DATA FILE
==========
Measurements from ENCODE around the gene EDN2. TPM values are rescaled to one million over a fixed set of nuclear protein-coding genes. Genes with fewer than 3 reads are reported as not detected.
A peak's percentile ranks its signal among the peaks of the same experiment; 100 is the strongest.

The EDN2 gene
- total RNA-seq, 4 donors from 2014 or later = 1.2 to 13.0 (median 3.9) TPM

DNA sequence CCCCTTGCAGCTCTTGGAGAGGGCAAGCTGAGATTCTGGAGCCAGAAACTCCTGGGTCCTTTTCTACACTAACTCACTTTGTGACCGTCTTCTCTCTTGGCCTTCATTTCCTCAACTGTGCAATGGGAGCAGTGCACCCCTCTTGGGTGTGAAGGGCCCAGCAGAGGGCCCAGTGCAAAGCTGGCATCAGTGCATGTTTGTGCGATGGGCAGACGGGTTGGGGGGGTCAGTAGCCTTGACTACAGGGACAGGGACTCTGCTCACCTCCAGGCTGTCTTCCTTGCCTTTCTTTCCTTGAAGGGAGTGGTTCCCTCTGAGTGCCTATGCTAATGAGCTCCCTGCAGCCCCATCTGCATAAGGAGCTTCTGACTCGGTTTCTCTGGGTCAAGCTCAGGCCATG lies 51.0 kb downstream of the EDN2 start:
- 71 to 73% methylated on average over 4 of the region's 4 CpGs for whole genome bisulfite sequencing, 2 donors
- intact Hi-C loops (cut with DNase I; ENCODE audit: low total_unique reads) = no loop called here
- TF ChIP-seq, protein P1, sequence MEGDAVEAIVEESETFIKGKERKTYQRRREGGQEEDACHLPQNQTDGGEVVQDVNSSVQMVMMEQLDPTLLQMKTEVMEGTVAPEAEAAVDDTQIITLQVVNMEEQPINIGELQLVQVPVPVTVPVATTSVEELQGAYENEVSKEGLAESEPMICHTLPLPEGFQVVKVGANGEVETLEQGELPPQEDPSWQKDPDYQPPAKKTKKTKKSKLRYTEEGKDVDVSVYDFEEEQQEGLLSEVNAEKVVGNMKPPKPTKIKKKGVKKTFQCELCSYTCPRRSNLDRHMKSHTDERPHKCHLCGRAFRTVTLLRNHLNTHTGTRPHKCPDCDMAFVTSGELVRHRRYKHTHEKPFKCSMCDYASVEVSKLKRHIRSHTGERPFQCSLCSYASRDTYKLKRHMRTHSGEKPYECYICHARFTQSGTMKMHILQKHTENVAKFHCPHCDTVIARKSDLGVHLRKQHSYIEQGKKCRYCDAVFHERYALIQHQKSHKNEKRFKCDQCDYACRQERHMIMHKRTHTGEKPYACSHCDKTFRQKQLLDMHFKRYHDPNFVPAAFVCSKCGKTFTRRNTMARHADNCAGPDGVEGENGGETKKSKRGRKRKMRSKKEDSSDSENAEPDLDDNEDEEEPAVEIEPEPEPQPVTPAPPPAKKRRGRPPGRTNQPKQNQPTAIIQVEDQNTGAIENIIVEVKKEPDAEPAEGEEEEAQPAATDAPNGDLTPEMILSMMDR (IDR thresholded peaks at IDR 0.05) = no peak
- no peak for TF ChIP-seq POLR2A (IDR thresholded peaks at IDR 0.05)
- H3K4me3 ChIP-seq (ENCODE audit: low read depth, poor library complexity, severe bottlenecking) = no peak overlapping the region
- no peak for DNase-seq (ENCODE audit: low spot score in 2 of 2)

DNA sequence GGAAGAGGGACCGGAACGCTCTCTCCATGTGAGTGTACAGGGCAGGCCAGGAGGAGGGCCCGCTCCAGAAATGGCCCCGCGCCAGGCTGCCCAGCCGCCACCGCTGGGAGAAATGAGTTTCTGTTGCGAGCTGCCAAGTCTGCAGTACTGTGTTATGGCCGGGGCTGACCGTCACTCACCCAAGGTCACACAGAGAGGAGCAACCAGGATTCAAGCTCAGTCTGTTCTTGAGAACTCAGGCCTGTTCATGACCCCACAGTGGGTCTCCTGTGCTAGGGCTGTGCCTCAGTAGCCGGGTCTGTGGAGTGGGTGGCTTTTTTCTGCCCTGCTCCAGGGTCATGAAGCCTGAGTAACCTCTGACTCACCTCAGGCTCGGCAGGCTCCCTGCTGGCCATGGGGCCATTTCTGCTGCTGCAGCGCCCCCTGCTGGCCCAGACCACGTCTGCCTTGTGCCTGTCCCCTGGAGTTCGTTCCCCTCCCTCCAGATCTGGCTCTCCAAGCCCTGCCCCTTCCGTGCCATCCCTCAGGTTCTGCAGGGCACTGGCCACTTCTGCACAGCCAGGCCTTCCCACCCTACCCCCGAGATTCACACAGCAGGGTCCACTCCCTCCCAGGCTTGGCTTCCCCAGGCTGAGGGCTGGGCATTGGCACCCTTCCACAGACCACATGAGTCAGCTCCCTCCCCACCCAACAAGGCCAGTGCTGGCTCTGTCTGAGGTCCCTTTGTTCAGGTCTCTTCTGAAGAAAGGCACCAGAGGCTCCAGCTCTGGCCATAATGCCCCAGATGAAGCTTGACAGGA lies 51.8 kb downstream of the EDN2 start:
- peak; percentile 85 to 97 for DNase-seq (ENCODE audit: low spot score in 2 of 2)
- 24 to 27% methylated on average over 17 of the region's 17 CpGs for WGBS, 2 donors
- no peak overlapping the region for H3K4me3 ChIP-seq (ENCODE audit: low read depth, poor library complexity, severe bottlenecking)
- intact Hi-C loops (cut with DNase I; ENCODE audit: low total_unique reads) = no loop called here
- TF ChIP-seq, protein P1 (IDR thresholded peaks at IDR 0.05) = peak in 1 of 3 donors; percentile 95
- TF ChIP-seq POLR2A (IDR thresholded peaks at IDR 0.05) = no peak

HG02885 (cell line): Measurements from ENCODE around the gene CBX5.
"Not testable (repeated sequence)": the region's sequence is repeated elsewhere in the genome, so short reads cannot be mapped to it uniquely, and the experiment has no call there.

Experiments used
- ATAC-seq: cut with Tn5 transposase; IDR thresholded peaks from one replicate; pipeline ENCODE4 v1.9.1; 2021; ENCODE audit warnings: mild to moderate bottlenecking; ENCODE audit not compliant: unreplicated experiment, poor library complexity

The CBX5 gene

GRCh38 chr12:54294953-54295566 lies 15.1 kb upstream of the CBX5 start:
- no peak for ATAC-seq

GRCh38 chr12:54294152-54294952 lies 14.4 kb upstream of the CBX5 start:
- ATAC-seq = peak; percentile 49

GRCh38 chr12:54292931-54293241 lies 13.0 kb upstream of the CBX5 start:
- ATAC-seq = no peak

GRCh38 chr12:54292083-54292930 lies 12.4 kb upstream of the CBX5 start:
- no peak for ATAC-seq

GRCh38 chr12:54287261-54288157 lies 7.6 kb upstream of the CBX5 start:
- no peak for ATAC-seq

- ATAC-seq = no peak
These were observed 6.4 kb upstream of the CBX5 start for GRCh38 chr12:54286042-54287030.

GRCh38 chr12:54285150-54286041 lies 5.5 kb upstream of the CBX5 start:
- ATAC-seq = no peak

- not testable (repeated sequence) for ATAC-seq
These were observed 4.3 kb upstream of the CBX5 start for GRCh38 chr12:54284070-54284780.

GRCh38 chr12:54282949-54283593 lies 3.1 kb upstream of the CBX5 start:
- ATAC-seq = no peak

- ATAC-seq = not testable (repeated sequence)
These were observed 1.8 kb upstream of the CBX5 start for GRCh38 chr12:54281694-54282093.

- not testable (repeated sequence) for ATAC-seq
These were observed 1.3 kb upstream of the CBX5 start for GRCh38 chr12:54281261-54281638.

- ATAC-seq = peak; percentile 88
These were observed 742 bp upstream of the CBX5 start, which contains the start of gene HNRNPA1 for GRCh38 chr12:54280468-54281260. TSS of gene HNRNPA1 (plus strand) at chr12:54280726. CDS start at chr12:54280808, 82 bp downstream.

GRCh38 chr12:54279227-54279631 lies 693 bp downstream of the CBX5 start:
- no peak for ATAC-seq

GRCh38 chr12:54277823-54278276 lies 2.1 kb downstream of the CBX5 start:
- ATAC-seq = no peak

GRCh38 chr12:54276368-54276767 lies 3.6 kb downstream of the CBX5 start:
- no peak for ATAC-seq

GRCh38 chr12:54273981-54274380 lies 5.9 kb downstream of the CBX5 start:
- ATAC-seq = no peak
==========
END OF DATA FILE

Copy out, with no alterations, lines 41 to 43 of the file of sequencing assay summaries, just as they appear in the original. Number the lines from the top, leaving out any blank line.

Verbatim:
- ATAC-seq = no peak

- ATAC-seq = not testable (repeated sequence)
These were observed 1.8 kb upstream of the CBX5 start for GRCh38 chr12:54281694-54282093.